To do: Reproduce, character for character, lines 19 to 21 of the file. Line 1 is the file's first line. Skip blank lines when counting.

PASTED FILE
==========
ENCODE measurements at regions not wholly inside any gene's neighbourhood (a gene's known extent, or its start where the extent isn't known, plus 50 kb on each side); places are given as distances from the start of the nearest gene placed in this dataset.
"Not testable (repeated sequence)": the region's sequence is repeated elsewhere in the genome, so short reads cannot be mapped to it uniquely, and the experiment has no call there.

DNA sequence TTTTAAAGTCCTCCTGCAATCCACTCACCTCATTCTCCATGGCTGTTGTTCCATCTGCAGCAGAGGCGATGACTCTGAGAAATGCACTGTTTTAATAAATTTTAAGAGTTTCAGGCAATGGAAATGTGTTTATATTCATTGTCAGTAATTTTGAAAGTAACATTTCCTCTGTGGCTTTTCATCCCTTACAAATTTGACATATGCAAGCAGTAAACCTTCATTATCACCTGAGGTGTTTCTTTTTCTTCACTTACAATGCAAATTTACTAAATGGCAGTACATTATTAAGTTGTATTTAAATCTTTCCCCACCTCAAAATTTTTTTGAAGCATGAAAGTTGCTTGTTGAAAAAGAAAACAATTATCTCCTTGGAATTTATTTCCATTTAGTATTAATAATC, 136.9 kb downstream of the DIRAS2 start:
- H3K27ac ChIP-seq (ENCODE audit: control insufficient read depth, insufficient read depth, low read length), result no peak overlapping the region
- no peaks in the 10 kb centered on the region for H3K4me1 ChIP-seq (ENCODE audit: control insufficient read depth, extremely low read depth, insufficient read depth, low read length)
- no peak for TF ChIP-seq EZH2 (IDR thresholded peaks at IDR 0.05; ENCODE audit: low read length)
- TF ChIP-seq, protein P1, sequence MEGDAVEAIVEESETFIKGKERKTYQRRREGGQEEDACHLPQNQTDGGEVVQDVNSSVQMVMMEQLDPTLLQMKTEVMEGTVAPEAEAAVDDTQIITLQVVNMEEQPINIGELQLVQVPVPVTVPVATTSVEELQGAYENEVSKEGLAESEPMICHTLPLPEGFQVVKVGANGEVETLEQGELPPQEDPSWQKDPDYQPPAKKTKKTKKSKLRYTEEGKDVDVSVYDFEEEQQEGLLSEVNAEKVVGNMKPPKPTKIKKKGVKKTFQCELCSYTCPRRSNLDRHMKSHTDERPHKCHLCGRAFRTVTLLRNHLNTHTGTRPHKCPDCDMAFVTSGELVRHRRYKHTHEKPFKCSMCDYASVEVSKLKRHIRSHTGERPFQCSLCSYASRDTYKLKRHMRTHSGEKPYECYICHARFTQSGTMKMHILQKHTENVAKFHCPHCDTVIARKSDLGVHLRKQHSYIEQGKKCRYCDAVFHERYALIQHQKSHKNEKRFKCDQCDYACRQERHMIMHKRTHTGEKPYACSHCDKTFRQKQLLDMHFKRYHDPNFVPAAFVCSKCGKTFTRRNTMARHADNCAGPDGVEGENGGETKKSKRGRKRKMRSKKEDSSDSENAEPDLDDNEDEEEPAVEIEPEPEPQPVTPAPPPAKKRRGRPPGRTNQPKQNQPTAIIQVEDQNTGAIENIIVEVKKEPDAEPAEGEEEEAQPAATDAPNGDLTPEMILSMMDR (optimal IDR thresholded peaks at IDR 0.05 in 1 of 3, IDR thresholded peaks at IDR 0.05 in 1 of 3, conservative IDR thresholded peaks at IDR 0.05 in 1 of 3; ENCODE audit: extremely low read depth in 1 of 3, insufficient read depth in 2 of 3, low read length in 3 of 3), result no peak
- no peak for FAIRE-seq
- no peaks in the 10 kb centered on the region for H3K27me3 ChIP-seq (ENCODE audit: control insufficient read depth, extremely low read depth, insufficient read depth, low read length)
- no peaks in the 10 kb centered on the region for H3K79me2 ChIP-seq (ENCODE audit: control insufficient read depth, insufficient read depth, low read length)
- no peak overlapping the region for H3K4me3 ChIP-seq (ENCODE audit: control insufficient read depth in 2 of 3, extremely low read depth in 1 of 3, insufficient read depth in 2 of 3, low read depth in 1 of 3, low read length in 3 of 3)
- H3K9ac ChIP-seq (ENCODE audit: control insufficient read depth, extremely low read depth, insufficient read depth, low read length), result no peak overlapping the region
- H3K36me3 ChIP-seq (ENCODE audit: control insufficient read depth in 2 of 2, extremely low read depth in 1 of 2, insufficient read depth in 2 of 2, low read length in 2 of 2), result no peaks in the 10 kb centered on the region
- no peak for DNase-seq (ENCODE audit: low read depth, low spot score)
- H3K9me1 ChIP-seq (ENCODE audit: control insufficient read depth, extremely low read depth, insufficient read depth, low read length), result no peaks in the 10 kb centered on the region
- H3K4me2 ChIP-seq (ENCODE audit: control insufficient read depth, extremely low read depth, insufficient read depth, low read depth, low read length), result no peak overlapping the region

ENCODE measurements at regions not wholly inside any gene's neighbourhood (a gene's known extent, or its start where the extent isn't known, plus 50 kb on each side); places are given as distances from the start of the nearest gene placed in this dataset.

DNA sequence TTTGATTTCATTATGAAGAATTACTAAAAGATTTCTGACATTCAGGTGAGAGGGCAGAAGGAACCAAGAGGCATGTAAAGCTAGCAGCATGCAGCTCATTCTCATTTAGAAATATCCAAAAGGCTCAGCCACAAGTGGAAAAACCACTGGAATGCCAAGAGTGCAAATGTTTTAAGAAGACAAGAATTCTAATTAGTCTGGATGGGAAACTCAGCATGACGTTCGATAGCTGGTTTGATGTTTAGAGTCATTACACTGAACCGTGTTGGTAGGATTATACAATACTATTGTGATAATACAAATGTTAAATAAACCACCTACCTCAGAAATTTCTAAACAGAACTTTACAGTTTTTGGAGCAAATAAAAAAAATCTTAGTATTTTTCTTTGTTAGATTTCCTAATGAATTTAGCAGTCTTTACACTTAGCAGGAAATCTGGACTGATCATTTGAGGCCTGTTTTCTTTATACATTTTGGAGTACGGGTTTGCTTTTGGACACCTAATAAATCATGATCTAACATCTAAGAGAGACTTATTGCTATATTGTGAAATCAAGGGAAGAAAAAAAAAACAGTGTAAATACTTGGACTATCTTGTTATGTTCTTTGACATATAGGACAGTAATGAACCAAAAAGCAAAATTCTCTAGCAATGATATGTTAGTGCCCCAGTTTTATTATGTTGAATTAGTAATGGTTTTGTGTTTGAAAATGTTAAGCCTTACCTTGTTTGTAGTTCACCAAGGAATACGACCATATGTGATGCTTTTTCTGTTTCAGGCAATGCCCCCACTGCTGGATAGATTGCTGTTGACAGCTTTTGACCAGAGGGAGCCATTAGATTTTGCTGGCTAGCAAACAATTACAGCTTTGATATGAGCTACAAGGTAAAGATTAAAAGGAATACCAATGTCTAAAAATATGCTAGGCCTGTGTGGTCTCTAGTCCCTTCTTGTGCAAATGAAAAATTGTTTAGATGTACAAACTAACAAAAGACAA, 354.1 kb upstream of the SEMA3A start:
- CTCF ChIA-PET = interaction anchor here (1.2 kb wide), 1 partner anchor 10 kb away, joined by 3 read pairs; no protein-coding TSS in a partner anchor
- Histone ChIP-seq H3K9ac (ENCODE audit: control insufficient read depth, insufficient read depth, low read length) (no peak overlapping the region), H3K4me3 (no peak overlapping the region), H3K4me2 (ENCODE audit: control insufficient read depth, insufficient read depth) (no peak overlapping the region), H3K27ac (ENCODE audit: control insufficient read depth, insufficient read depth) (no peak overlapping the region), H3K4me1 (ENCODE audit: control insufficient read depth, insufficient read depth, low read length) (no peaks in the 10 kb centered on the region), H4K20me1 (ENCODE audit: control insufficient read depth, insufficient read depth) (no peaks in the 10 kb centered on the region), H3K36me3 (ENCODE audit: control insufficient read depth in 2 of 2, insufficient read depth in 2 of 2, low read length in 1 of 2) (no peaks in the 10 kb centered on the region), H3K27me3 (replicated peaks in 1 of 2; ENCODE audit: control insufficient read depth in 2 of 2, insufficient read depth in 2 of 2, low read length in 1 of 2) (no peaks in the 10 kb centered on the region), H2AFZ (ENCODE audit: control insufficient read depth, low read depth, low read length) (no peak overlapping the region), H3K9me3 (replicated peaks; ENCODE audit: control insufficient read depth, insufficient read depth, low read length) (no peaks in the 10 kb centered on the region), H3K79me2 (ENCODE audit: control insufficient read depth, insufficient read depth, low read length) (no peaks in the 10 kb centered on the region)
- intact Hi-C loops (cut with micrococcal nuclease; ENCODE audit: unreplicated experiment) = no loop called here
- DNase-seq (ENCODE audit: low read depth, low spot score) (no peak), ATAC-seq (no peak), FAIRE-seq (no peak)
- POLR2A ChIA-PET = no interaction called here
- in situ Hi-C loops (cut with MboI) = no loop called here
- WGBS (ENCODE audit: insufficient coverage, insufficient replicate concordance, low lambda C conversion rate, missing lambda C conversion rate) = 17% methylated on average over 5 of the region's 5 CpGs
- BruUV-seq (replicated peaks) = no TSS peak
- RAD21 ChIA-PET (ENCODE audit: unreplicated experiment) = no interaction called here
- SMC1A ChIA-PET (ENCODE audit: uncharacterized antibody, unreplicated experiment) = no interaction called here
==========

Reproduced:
- CTCF ChIA-PET = interaction anchor here (1.2 kb wide), 1 partner anchor 10 kb away, joined by 3 read pairs; no protein-coding TSS in a partner anchor
- Histone ChIP-seq H3K9ac (ENCODE audit: control insufficient read depth, insufficient read depth, low read length) (no peak overlapping the region), H3K4me3 (no peak overlapping the region), H3K4me2 (ENCODE audit: control insufficient read depth, insufficient read depth) (no peak overlapping the region), H3K27ac (ENCODE audit: control insufficient read depth, insufficient read depth) (no peak overlapping the region), H3K4me1 (ENCODE audit: control insufficient read depth, insufficient read depth, low read length) (no peaks in the 10 kb centered on the region), H4K20me1 (ENCODE audit: control insufficient read depth, insufficient read depth) (no peaks in the 10 kb centered on the region), H3K36me3 (ENCODE audit: control insufficient read depth in 2 of 2, insufficient read depth in 2 of 2, low read length in 1 of 2) (no peaks in the 10 kb centered on the region), H3K27me3 (replicated peaks in 1 of 2; ENCODE audit: control insufficient read depth in 2 of 2, insufficient read depth in 2 of 2, low read length in 1 of 2) (no peaks in the 10 kb centered on the region), H2AFZ (ENCODE audit: control insufficient read depth, low read depth, low read length) (no peak overlapping the region), H3K9me3 (replicated peaks; ENCODE audit: control insufficient read depth, insufficient read depth, low read length) (no peaks in the 10 kb centered on the region), H3K79me2 (ENCODE audit: control insufficient read depth, insufficient read depth, low read length) (no peaks in the 10 kb centered on the region)
- intact Hi-C loops (cut with micrococcal nuclease; ENCODE audit: unreplicated experiment) = no loop called here